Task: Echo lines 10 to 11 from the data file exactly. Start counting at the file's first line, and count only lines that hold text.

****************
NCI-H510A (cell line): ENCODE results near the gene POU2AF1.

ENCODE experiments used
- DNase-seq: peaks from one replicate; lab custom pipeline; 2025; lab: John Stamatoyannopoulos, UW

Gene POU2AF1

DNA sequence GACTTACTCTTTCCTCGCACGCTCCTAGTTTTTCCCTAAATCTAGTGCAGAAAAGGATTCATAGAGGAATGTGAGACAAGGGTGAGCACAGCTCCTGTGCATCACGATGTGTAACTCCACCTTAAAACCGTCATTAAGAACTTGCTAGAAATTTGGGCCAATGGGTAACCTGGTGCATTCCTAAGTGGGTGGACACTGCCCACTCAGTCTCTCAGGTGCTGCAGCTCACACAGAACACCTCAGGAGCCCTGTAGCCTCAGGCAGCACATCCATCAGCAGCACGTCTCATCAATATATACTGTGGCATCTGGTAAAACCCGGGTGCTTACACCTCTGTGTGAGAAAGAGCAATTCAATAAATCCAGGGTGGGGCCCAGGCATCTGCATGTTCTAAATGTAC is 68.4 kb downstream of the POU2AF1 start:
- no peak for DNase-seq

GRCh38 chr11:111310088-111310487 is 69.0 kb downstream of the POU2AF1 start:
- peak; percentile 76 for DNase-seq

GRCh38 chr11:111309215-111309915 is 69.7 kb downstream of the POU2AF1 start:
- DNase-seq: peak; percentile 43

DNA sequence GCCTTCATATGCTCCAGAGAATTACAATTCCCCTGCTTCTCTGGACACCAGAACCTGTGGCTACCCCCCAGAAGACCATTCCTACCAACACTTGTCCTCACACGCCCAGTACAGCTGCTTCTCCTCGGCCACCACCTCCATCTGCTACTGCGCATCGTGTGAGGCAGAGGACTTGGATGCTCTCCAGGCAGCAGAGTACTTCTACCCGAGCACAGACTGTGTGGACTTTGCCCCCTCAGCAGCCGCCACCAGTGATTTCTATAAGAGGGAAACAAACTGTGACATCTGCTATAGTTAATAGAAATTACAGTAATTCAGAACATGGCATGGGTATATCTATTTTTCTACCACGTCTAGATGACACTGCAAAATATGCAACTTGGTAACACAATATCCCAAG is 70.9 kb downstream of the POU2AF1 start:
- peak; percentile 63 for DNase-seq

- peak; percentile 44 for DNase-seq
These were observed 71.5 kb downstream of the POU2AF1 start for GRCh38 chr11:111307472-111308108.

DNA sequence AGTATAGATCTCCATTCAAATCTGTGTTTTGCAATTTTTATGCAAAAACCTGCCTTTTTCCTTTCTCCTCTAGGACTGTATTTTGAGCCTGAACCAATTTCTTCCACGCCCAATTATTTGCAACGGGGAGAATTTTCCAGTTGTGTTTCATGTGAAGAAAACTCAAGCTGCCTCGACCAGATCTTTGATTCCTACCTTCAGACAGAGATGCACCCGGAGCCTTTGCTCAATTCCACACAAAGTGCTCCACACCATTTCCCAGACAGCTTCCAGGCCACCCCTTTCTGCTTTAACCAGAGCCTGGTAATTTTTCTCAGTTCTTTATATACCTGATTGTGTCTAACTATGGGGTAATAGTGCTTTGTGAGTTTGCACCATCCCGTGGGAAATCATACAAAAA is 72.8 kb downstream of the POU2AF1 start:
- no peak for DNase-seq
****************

- DNase-seq: peak; percentile 43

DNA sequence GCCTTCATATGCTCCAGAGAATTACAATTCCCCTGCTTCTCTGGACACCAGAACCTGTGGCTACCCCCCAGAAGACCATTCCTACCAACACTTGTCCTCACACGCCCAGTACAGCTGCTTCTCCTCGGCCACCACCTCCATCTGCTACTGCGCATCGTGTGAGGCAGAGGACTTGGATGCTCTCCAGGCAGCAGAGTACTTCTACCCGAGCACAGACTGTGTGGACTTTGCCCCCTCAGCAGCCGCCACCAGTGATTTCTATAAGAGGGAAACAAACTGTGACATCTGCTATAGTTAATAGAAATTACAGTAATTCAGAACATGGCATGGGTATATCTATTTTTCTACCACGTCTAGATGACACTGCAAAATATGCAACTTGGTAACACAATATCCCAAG is 70.9 kb downstream of the POU2AF1 start: